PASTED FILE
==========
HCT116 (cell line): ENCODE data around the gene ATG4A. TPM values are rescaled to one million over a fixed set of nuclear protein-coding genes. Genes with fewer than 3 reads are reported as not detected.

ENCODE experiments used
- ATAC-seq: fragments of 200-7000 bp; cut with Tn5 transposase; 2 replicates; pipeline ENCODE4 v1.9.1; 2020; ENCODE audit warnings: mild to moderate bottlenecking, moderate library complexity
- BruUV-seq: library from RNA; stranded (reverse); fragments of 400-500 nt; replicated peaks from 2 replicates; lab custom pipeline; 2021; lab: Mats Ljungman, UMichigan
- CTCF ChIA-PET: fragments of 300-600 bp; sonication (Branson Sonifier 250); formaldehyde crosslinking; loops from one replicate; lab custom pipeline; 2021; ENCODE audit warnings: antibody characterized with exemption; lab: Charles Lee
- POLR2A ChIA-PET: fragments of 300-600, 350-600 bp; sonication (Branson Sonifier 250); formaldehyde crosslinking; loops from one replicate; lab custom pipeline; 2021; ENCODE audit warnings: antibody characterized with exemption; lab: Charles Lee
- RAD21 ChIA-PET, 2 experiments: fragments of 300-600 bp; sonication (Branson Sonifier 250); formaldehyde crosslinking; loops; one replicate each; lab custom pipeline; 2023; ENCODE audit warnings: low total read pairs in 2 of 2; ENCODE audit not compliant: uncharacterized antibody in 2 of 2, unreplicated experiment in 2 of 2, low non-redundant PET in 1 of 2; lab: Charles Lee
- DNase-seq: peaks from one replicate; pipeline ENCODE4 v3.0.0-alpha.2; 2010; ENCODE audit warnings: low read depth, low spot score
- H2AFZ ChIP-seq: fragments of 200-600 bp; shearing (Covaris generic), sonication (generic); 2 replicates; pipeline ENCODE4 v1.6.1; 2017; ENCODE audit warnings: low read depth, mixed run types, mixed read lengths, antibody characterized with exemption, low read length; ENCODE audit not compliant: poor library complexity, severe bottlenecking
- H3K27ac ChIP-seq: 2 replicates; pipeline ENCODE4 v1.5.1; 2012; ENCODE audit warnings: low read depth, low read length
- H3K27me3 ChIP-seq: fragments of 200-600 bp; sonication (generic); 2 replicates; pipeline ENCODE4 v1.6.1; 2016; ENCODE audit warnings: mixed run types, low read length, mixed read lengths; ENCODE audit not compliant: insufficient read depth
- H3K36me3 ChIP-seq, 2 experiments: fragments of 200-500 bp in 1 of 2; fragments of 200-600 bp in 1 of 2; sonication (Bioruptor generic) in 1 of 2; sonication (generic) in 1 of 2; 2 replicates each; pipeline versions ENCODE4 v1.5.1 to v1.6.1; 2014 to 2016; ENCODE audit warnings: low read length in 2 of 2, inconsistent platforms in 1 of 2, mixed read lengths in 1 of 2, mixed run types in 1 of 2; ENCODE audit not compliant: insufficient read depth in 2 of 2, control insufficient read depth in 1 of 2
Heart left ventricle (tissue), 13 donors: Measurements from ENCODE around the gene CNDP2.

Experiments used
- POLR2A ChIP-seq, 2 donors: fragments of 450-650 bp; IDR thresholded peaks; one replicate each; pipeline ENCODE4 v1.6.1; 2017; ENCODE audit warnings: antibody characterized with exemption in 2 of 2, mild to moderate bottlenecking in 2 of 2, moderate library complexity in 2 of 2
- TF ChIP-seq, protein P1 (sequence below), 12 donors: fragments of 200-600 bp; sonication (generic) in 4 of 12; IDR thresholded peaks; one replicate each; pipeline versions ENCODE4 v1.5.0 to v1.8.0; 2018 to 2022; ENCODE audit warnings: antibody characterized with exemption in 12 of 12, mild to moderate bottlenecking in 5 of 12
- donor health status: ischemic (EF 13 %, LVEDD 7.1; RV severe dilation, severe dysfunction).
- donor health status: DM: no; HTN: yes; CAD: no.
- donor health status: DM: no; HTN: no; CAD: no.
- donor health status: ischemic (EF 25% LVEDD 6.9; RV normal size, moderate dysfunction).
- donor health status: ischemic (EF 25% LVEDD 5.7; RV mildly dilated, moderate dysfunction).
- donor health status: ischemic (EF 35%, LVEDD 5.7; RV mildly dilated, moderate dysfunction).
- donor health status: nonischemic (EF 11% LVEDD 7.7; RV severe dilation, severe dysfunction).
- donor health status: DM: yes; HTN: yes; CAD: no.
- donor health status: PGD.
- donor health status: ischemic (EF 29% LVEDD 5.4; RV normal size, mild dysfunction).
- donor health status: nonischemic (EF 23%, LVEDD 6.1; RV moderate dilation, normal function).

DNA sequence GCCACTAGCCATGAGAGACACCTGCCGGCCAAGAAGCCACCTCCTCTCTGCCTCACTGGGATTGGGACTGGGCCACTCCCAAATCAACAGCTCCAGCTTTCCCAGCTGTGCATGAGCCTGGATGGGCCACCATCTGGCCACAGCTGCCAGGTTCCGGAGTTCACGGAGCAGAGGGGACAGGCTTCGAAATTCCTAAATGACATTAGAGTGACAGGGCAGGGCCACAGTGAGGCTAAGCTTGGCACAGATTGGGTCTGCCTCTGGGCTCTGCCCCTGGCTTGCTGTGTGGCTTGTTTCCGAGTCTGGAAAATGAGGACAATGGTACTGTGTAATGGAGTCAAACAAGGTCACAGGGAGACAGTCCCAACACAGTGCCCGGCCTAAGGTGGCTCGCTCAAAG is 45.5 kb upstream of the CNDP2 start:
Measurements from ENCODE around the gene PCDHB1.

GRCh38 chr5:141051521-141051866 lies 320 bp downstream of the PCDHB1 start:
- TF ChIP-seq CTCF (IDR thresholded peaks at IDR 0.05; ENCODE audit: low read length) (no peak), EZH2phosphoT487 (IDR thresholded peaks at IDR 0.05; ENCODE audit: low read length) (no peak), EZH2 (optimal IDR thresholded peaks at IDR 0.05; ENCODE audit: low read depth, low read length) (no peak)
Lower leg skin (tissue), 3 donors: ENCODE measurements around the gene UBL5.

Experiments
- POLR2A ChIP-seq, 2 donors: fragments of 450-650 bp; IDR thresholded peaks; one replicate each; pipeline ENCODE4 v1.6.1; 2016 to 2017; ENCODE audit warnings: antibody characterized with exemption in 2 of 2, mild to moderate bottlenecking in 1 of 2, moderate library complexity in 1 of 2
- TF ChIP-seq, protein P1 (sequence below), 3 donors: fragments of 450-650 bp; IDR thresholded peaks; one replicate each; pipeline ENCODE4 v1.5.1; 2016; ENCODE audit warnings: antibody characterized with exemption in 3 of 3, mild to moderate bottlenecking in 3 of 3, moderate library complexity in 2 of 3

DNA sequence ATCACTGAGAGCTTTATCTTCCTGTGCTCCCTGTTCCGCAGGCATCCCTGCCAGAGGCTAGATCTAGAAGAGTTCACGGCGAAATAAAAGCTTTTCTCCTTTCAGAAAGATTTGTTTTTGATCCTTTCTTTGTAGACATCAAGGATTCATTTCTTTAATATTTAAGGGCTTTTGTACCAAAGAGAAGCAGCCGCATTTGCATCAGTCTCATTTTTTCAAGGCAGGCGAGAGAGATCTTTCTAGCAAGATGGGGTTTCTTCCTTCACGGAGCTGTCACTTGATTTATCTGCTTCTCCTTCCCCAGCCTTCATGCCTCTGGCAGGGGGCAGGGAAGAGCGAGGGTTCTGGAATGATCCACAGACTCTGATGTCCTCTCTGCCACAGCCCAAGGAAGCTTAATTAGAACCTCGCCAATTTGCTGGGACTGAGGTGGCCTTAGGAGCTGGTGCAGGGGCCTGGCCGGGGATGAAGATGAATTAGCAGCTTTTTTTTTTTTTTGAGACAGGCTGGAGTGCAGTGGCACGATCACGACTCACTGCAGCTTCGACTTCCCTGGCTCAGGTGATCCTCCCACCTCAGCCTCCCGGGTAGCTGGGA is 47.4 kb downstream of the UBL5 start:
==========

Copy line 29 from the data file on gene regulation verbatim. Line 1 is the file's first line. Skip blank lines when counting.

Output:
Measurements from ENCODE around the gene PCDHB1.